By: Tyler Obropta
There’s no two ways about it: 45 Years is depressing. It’s a film so sunken in its story’s melancholia that even its panoramic landscape cinematography appears desaturated and misty, bucolic yet unmistakably sad.
45 Years presents us with a marriage fracturing, like an ice floe snapping apart on the ocean. The couple at the film’s core is Geoff and Kate Mercer, captured beautifully by Tom Courtenay and Charlotte Rampling. They’re both late in years and are preparing to celebrate their 45th wedding anniversary when a letter comes in the mail.
That letter is for Geoff. It’s from Switzerland. And it changes everything.
Kate wasn’t always the love of Geoff’s life, and the letter from Swiss authorities states that they’ve found the body of Geoff’s former sweetheart, who’d tragically died some time before Geoff met Kate.
Geoff descends into depression. All the mirth leaves their married life as Geoff becomes increasingly distant and adopts a more macabre outlook on the world. Courtenay plays the struggling Geoff with such a nuanced grasp of the character’s pains and the demons that have risen to haunt him. And as Kate, Rampling is quiet and gentle toward her husband while all of her frustration, doubt and ferocity is bubbling just under the surface.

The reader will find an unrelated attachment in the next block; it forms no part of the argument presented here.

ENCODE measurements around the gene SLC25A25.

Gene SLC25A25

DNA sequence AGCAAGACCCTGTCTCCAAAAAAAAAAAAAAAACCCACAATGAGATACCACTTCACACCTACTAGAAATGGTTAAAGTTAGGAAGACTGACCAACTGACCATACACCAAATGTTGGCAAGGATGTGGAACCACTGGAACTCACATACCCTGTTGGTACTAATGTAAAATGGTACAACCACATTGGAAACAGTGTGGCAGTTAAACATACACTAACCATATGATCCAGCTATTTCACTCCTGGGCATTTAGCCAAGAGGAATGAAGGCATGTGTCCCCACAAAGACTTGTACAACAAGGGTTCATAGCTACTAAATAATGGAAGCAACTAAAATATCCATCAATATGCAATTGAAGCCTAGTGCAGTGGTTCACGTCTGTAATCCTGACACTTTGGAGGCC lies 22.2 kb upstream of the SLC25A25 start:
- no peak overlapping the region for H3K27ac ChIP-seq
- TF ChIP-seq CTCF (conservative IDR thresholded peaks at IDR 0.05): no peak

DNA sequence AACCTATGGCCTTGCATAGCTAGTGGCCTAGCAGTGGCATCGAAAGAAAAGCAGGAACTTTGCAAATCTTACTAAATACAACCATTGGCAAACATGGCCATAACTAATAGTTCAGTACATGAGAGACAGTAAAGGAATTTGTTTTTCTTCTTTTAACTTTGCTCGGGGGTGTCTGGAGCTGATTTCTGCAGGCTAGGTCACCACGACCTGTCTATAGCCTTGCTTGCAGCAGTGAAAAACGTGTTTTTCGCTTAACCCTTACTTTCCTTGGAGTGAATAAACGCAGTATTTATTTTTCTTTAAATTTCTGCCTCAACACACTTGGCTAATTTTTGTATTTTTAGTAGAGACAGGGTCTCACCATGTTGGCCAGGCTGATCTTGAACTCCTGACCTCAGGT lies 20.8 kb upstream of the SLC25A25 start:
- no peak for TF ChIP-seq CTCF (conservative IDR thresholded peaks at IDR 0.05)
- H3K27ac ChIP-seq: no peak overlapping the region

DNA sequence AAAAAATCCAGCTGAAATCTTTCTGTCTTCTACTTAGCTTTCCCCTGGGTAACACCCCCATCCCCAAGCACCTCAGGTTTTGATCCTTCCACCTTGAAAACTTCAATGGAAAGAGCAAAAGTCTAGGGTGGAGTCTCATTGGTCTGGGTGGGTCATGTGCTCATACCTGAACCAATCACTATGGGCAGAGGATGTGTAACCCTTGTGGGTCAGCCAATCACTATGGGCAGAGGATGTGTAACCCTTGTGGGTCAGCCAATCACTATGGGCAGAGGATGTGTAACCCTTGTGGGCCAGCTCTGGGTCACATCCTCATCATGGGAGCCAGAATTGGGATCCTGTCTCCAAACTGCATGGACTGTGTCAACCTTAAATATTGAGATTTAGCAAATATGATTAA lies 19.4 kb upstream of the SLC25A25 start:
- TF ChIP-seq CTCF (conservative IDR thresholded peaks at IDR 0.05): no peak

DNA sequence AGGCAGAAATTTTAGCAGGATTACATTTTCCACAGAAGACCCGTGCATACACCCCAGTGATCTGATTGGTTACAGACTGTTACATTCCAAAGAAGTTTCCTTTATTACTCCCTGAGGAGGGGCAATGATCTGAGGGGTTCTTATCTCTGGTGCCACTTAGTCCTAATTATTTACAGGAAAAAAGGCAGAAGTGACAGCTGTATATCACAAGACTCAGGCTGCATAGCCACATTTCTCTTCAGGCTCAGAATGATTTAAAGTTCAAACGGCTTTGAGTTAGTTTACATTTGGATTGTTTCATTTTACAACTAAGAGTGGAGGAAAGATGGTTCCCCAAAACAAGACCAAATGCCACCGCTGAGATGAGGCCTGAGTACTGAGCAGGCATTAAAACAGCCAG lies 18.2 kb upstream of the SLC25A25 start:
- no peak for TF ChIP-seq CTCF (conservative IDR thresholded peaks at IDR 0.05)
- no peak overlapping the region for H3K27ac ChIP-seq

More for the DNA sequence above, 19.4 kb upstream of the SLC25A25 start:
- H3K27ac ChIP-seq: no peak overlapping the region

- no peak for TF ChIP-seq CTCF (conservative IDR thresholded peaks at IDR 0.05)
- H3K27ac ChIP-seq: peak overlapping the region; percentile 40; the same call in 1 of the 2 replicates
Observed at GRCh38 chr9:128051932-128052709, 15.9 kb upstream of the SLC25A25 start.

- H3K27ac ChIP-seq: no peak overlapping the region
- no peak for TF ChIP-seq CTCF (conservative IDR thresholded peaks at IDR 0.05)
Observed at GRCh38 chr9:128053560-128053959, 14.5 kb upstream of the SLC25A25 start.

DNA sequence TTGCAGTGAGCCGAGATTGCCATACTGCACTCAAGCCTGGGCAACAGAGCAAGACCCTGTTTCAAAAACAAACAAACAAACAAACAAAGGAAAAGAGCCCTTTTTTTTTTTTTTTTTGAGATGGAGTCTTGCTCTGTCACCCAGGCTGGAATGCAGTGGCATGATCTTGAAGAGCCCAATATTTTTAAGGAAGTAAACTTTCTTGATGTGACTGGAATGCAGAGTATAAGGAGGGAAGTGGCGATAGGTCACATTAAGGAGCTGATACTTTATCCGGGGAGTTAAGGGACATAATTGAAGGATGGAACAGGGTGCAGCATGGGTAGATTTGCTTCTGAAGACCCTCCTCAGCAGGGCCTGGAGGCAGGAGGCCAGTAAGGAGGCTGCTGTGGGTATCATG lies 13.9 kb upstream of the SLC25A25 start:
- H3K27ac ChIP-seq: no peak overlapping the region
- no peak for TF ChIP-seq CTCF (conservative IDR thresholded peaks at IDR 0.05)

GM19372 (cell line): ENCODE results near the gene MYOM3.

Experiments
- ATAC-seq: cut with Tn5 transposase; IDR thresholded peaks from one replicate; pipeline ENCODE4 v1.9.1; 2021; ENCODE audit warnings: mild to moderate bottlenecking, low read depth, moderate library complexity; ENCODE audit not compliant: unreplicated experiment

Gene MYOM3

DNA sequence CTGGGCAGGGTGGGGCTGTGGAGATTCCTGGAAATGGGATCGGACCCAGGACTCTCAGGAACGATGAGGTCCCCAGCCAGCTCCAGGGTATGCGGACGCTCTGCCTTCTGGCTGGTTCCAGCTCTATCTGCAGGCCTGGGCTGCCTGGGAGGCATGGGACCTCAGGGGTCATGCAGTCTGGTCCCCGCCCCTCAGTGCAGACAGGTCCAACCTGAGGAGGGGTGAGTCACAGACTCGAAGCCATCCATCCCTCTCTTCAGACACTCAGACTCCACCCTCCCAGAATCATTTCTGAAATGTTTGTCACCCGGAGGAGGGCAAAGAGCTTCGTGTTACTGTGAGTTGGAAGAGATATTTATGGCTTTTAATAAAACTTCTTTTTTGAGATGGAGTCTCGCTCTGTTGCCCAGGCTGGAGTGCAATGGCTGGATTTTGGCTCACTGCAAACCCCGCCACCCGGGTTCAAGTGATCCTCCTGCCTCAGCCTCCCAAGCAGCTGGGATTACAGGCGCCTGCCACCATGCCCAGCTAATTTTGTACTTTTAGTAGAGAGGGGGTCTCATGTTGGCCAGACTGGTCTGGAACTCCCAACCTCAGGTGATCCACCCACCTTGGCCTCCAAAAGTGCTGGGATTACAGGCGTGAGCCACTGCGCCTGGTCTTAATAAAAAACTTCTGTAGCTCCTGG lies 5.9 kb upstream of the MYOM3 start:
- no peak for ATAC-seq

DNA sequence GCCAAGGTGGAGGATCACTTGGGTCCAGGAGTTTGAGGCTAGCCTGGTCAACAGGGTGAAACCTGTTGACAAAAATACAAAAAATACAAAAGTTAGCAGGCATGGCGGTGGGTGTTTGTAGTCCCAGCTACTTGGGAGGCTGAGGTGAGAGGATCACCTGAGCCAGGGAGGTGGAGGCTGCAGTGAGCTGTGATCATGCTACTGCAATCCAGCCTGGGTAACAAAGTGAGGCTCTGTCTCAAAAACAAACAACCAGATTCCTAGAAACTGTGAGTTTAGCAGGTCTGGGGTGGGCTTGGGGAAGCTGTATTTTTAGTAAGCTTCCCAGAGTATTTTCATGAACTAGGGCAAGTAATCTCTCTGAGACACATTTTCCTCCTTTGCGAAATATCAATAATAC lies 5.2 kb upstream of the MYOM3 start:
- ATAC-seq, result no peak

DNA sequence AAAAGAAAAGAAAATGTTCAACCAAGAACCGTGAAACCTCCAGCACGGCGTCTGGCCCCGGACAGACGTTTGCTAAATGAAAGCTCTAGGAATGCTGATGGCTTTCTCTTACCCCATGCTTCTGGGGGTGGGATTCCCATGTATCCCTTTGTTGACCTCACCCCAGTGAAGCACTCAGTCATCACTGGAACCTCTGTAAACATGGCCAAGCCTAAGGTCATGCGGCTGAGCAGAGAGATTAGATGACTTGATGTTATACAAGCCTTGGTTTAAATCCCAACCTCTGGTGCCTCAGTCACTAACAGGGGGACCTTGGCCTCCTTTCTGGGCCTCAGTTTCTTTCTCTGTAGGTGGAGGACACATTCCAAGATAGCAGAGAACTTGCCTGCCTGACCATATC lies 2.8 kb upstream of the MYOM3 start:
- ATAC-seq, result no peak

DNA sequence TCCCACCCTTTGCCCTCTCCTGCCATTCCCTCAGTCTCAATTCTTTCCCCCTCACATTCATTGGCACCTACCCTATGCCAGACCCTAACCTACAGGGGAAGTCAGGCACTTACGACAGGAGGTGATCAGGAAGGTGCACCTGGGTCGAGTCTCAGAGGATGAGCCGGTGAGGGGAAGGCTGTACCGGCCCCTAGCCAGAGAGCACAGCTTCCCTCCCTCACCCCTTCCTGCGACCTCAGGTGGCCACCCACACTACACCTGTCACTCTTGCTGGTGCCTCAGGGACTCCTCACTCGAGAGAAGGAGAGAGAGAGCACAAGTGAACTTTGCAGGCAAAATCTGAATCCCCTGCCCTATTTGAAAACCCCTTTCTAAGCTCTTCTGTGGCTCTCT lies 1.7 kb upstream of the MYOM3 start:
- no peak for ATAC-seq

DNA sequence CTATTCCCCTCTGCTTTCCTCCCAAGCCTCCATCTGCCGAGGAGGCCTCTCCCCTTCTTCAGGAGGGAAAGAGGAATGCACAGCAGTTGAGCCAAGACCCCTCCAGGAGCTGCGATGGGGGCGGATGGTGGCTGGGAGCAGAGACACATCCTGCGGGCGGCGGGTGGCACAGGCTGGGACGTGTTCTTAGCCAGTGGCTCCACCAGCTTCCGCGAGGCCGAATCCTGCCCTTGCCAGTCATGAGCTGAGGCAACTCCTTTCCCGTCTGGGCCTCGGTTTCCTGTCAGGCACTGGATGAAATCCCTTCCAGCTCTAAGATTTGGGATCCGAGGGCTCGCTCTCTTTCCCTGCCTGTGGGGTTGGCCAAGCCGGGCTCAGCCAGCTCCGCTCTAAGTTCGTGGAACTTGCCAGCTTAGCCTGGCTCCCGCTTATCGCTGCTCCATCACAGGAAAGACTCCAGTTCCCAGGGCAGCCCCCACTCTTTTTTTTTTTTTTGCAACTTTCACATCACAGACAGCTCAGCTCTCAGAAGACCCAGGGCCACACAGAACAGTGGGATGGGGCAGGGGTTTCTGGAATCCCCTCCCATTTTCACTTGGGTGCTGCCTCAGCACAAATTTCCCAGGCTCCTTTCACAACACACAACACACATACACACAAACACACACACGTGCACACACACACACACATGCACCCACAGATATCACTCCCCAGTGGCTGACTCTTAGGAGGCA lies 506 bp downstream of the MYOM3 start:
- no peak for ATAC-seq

Structurally, the film is split into days. As a window into the crumbling life of this couple, one might think the movie would go about its story in a more conventional, dramatic way. Yet, it’s just the opposite: it remains quiet and understated, its characters rarely shouting and all of the score removed. The only music in 45 Years is provided by the characters, in the world of the film.
The movie demands attention to the performances and the visual storytelling by showing the small, mundane moments. The Mercers talking over coffee with friends, Kate walking the dog in the morning, the Mercers’ conversations just before they go to bed. So much dramatic heft is placed on the little things, like Kate taking up smoking or the discovery of some pressed flowers in a book. These are key moments, told through visuals alone. One character doesn’t need to confront another in order for the reveals to resonate with the viewer.
The story has room to breathe, and the audience, room to interpret. Not since Michael Haneke’s Amour has a movie been this quiet and deliberately paced, yet completely engrossing.
45 Years is a film with a tremendously careful presentation. It has an effectively tragic story and a final scene that I would count among the more intense endings of any film from this year or the last.